Shoppers could be finding the deal on Aisle 4 of a Target store in the Metreon as soon as early 2012 now that the project has gained approval.
On Tuesday, the San Francisco Redevelopment Agency unanimously approved the plans Target needed to build its 100,000-square-foot store on the first and second floors of the Metreon, which has been plagued by vacancies the past year.
The latest approval means the Metreon sign will be replaced with Target’s signature bull’s-eye signage.
The Minneapolis-based corporation has more than 1,700 stores nationwide, making it the 10th-largest retail chain in the world based on sales, according to Forbes. Currently, city residents have to trek to locations in Daly City or Colma if they want to purchase household items such as beauty and health products, appliances, home furnishings, clothes and pet supplies at a Target.
Although San Francisco does not bend easily for big-box retailers, this particular project seemed to sail through — even in the wake of controversy over political donations.
Target received criticism after the company contributed $150,000 to MN Forward, a business group that supported outspoken conservative Minnesota Republican Tom Emmer, who has opposed same-sex marriage and other gay rights initiatives.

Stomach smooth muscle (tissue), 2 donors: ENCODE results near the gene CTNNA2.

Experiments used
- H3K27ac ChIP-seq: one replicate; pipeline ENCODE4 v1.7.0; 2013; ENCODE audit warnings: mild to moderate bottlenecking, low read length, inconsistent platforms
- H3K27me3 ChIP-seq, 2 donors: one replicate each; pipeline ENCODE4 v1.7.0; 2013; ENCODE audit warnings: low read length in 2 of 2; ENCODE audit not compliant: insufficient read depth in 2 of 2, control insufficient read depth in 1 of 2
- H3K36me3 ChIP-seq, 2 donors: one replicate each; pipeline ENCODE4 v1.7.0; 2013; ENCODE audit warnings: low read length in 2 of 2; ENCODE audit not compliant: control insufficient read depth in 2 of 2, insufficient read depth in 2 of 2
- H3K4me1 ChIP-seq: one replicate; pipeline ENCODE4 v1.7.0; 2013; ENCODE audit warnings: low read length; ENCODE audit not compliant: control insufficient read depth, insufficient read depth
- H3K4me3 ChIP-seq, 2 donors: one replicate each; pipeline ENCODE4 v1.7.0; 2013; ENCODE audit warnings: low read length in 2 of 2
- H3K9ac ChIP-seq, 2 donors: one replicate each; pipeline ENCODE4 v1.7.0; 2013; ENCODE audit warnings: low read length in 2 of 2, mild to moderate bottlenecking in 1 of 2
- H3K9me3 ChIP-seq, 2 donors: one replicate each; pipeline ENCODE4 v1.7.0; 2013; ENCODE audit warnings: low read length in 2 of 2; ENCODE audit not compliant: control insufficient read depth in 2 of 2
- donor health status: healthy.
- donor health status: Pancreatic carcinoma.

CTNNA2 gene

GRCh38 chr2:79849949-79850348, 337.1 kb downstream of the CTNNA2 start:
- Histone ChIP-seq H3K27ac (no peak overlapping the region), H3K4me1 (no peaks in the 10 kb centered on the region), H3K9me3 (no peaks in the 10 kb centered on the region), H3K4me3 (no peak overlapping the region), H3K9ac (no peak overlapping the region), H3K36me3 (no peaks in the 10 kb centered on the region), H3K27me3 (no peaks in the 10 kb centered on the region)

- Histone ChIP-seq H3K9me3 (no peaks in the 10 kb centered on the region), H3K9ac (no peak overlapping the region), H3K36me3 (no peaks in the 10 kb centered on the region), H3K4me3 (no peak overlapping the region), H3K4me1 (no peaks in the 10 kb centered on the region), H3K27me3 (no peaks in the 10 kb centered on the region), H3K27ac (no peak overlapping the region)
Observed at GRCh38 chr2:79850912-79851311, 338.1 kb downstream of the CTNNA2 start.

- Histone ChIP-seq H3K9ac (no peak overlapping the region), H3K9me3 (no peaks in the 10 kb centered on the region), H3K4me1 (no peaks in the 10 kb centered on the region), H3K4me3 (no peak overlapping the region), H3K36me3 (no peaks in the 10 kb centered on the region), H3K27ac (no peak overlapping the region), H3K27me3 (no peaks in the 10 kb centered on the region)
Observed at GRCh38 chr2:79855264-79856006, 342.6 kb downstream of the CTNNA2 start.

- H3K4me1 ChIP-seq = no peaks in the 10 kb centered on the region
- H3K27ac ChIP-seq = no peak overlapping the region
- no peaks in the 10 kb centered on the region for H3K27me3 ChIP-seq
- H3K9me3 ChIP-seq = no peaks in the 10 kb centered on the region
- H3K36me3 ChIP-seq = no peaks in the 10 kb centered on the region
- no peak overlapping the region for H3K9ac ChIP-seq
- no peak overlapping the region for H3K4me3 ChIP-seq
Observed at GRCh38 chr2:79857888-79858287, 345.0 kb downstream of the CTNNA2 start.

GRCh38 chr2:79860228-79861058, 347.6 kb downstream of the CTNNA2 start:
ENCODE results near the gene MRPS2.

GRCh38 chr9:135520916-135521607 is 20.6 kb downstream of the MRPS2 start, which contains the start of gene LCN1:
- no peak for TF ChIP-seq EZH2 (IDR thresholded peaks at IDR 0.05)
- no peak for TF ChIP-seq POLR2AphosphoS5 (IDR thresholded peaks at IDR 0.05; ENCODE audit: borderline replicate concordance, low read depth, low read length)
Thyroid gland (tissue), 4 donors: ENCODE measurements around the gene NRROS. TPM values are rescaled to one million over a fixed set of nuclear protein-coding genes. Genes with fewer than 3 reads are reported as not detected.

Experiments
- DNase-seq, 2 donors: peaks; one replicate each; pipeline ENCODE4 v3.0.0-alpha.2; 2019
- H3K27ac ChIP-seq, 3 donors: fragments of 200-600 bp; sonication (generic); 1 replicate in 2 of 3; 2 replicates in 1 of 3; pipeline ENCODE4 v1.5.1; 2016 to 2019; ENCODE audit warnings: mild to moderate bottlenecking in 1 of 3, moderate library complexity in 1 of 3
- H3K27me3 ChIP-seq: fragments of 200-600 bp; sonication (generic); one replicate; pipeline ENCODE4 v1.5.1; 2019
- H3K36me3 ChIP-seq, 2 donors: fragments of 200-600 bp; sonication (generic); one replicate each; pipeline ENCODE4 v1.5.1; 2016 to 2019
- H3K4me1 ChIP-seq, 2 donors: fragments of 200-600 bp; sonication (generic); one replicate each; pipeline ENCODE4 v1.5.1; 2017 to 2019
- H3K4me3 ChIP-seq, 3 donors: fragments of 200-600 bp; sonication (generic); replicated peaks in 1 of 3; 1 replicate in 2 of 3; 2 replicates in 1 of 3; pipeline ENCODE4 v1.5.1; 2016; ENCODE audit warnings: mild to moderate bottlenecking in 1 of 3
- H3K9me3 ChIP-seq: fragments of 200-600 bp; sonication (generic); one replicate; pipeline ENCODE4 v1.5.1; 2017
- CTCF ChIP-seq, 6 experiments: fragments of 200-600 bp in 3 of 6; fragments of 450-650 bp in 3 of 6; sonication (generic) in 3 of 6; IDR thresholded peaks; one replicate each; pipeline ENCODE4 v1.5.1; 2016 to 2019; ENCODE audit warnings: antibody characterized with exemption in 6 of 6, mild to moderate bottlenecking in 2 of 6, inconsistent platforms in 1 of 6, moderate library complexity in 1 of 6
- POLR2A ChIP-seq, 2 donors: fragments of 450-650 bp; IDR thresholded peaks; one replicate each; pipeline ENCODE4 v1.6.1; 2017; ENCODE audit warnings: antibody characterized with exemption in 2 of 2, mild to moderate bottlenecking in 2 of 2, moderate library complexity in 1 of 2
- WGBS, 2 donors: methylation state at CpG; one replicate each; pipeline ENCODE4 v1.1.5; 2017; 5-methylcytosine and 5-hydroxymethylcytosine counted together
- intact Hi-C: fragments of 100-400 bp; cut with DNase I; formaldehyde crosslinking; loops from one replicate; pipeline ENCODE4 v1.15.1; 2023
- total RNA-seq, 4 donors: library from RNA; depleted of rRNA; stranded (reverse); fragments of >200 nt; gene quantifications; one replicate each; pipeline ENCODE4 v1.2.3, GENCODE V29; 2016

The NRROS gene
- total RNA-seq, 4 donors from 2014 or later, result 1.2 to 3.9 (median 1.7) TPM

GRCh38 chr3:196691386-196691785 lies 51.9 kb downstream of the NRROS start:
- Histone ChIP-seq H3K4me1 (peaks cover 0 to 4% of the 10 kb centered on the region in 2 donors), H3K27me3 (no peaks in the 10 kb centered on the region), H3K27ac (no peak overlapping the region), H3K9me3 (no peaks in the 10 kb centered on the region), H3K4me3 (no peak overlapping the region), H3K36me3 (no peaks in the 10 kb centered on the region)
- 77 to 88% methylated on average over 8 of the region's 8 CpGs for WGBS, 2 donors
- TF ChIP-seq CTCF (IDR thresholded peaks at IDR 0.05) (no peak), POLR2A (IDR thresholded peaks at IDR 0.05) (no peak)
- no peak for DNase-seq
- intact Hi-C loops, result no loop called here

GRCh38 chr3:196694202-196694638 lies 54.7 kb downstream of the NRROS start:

“I don’t think San Francisco will let any big-box retailer walk in,” said Donna Egan, a spokeswoman for Target. “They look for specific attributes, and we are thrilled we can meet their needs.”
One of the attributes that cannot be overlooked is Target’s capacity to inject hundreds of new jobs and millions of dollars into the local economy. For that reason alone, city officials have embraced the proposal.
The store will create as many as 250 permanent jobs and generate an estimated $1.7 million in sales tax revenue annually, according to the San Francisco Redevelopment Agency.
“The newly renovated and re-tenanted Metreon — with restaurants and retailers on the first floor, Target on the second floor and AMC theaters on the third floor — will attract millions of visitors each year, generating jobs, taxes and economic benefits to the Yerba Buena area and the entire city,” said Amy Neches, the project manager.
In July, Target announced its plans to open a store at the Metreon, which was quickly gaining a reputation for being an economic failure.
The Westfield Group, which owns the Metreon, plans to redesign the ground floor so most of the individual stores along Fourth Street and Mission Street will have entrances opening directly onto the sidewalk. The corner of the building at Fourth and Mission streets will turn into a glassy entrance lobby for Target, with a cafe that looks out through large windows and escalators that take customers to the store above.
While it will be The City’s first Target, the company is already moving ahead with plans for another 100,000-square-foot store, on Geary Boulevard at Masonic Avenue. That store, which still needs city approval, also would create 250 new jobs, according to Egan.
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